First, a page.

Serbia: The imported electricity six times more expensive than domestic one25. June 2014. / News Serbia Energy
Any increase in the electricity price is too big hit to the already thinned household budgets of the citizens, but energy experts believe that this is an inevitable step. Kilowatt from abroad costs 24, while in Serbia it costs 6.24 cents.
SERBIAN energy system gives its maximum in the electricity production; plants are working on the edge of endurance after the floods in May, but there are not enough kilowatts. Due to this we import electricity and pay it six times more expensive than that one “Electric Power Industry of Serbia” submits us at the invoices. All this, as experts say, could lead to price increase.
From May 15th to early June EPS imported 161.27 million kilowatt-hours. For it was paid 6.5 MEUR. According to this calculation, kilowatt outside the EPS cost 24 euro cents. Households pay 6.24 cents for kilowatt inclusive with taxes and value added taxes.
Any increase in the electricity price is too big hit to the already thinned household budgets of the citizens, but energy experts believe that this is an inevitable step. The only solution would be the state also this time to stand behind the “Electric Power Industry of Serbia” and to help her to compensate losses due to non-economic electricity costs.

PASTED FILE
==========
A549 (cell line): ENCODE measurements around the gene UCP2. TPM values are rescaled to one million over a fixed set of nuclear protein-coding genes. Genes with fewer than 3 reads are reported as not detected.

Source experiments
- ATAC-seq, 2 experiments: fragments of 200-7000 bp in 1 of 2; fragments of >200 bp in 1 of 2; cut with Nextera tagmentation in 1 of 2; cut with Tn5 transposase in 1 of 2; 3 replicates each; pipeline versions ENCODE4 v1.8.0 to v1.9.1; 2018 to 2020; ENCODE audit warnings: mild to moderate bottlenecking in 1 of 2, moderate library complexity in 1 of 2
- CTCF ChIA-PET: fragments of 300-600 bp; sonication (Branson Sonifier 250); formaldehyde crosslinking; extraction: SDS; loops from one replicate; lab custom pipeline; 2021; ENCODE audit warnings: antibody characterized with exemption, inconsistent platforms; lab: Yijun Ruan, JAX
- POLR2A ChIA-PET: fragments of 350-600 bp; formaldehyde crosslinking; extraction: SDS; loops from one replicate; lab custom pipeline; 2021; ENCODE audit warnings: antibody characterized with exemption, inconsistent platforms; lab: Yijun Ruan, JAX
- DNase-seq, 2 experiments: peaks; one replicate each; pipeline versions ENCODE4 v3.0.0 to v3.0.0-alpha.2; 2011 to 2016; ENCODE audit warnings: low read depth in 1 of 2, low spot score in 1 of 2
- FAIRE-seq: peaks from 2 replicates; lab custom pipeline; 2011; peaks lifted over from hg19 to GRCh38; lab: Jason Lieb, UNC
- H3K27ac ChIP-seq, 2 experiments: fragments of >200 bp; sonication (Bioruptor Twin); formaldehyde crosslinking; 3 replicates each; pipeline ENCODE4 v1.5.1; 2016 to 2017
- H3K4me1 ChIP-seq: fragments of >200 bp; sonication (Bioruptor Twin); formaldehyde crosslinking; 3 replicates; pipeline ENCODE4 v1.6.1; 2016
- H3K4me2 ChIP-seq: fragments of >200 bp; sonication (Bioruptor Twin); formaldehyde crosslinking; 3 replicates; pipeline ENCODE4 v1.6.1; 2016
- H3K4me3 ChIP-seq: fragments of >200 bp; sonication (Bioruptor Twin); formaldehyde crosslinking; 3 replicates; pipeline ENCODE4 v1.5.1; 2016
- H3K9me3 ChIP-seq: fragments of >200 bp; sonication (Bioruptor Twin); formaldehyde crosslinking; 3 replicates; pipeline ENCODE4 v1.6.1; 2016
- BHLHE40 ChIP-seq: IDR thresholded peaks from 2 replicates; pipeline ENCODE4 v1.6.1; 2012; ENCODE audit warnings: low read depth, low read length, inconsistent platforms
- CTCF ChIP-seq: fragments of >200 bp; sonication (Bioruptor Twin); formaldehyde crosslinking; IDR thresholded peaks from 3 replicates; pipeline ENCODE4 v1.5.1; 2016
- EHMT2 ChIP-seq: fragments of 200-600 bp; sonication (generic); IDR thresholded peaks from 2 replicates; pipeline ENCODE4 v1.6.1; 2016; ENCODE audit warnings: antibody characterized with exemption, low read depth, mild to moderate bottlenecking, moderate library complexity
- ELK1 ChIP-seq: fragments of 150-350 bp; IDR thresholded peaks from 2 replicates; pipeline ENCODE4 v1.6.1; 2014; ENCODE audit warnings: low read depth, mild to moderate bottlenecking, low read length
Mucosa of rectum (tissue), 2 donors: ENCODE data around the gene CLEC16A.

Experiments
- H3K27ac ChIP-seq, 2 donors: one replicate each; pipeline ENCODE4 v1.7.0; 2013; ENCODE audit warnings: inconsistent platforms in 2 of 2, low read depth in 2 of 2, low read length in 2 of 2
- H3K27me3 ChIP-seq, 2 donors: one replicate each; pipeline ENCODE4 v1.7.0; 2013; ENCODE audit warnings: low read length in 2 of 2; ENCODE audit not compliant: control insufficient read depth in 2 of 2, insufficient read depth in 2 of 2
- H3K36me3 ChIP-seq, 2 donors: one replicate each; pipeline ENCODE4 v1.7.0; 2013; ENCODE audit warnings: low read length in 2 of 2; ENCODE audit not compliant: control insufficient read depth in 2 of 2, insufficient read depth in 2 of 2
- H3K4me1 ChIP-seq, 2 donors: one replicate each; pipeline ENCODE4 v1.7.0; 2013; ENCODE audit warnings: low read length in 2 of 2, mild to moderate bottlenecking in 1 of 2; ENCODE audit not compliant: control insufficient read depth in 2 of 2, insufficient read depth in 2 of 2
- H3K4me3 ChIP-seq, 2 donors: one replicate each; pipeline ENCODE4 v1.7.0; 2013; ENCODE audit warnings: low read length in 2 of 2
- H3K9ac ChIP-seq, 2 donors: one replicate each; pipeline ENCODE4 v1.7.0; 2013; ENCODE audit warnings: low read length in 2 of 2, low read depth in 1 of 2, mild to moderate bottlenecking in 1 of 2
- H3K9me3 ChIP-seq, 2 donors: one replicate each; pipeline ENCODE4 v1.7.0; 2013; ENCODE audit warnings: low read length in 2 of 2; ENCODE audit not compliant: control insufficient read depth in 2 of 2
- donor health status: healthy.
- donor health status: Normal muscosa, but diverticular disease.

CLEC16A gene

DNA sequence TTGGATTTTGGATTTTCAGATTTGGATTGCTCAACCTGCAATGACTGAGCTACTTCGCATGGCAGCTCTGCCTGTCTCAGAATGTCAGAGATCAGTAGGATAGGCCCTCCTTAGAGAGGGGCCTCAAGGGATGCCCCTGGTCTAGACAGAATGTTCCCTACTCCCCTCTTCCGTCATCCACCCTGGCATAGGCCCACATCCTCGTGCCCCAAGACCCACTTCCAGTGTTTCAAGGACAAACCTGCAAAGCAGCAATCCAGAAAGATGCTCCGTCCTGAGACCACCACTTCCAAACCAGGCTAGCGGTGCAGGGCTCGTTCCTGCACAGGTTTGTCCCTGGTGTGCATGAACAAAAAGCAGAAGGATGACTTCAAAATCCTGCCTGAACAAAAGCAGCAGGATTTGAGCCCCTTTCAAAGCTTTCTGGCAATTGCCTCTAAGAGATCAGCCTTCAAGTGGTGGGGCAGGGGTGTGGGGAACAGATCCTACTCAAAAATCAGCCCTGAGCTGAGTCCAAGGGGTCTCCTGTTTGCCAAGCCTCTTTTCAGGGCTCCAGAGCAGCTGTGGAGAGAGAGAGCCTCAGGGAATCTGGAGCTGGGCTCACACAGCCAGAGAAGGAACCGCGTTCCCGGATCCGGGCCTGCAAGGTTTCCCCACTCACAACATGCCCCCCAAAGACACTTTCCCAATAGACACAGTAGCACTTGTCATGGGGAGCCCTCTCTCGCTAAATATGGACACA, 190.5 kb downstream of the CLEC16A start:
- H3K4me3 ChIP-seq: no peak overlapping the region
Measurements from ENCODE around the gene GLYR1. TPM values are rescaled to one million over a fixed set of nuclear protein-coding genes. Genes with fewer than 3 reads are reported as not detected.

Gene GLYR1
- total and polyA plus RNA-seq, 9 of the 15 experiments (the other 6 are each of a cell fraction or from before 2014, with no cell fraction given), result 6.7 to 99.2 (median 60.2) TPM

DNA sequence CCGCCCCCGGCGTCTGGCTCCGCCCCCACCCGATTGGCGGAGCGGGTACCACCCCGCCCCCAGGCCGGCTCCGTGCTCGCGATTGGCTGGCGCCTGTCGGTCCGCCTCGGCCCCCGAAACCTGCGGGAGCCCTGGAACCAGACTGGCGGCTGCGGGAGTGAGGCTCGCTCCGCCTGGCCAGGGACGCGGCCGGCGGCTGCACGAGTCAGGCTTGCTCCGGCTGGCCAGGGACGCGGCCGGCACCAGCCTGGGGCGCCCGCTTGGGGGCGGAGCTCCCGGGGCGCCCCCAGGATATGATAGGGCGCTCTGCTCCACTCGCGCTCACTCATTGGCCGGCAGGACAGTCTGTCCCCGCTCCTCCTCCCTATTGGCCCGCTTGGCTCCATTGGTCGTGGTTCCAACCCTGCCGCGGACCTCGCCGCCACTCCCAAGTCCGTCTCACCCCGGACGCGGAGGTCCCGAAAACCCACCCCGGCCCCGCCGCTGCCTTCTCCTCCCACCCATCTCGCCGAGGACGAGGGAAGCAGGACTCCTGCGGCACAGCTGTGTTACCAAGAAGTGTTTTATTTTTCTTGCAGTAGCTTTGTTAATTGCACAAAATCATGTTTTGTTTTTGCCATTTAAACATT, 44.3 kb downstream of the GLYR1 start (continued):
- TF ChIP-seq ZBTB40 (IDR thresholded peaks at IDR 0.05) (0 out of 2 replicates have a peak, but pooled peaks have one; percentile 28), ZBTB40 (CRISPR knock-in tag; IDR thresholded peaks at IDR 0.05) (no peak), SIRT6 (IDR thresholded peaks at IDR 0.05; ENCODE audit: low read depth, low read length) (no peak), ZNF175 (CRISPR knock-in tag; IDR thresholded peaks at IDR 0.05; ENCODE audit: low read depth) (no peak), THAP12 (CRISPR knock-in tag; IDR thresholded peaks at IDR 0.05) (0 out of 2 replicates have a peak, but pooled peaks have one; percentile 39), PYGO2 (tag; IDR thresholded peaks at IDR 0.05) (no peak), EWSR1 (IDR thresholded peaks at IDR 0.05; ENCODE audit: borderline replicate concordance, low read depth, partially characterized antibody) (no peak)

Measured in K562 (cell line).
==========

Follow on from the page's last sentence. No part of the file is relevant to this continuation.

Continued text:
– Before and after the floods, the electricity price in Serbia is far below the economic threshold level, which is currently around 6.5 euro cents per kilowatt – says Slobodan Ruzic, doctor of electrical engineering.
– This price does not allow any development of EPS and the entire energy system of Serbia. Is it a good time for a price increase? From the citizens perspective it certainly is not, but in this situation of reduced production may happen that this winter we have a shortage. We already import electricity and if the state does not help EPS, our system will not be able to withstand.
We import electricity because the production is currently unable to meet the needs of our market. These days Serbia spends about 82 gigawatt-hours, and at this time of year it usually spends about 77 gigawatt-hours, which means that consumption is higher by about 6.5 percent. Especially there will be difficulties with electricity purchasing during this winter, when demand would be significantly higher, because according some announcements there will be a lack of at least 30 percent of electricity.
The electricity price in Serbia is at the bottom compared to European pricing. Compared to kilowatt in Denmark or Germany, the Serbian kilowatt is almost five times cheaper, but our electricity is also favorable than the one from the neighborhood. Croats pay 13.5 euro cents for kilowatt, Montenegrins 10.54 and Bosnians 7.96 eurocents. In Macedonia, electricity costs more, and kilowatt is 7.8 eurocents.
The liberalization of the electricity market for households will start on July 1st, as has been anticipated. Citizens will be able to choose their supplier of kilowatts from the autumn or, according to some estimates, at the beginning of next year. Unlike businesses, citizens will not have to change their supplier, but will also have the opportunity to decide whether EPS is the best and most favorable to them.
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